I am crafting a hybrid power/sailing airship that needs an exterior scene similar to swashbuckling on the main decks among the sails. Putting a mast on an airship with a big round envelope just isn’t making the visuals I need, so I imagined catamaran airship as opposed to a single envelope airship. This leaves a deck space between and beneath the pontoons with rigging, masts, and spars for my scene, all at dizzying heights. I have been considering that catamaran airships offer better stability and increased weight carrying capacity as a plus, but I am not how large (or small) the pontoons need to be to make usable masts and sails down the centerline. I assume each pontoon should be ½ the size of the equivalent standard airship envelope. This gives a lower and wider profile to the wind as well, for better or worse I don’t know. The goal is to have a good working main deck for a dozen or so pirates to parlay.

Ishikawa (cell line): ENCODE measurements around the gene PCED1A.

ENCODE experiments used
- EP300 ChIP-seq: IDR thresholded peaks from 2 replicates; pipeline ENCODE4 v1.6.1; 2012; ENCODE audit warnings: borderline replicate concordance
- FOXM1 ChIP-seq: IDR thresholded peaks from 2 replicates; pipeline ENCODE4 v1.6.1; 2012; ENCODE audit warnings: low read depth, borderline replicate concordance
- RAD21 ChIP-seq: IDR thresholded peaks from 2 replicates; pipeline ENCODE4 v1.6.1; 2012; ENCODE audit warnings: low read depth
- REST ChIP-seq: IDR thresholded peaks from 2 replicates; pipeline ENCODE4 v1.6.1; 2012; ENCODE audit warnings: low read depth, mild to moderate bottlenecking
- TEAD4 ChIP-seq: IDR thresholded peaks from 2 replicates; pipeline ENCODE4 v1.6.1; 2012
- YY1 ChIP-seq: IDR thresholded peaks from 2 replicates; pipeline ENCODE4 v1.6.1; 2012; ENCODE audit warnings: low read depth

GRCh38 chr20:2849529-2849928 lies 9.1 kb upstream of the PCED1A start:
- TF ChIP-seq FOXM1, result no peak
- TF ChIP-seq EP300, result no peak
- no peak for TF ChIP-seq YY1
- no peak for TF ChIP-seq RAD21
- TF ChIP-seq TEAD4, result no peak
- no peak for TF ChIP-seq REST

Note, this is obviously not earth. The lifting gas will be nitrogen, the air pressure is about 1,500 kPa. The climate has a constant West-to-East wind that the ship leverages for half of its journey. People/pirates work outside in environmental suits.
This is a luxury liner for 250 passengers with all the basic amenities you may find on a 19th century steamer. Assume material weight requirements are about 1.5x of that required to build an equivalent zeppelin airliner. The ship lowers its boom or possibly even the whole mast when traveling under power to reduce drag. If you’re curious, [sailboats can use a drogue in place of a rudder] in emergencies. An airship drogue would be steerable itself when the ship is at a wind shear boundary and would serve as a rudder.
A bad idea, but would it work?
It’s OK if this design is ultimately a bad idea, humans have built many bad ideas. This ship is unique in my universe but plays a crucial role in the story. Right or wrong, certain people are zealots for the unique design and swear by it. Bottom line; for better of worse they built it, and here we are. It just needs to fly.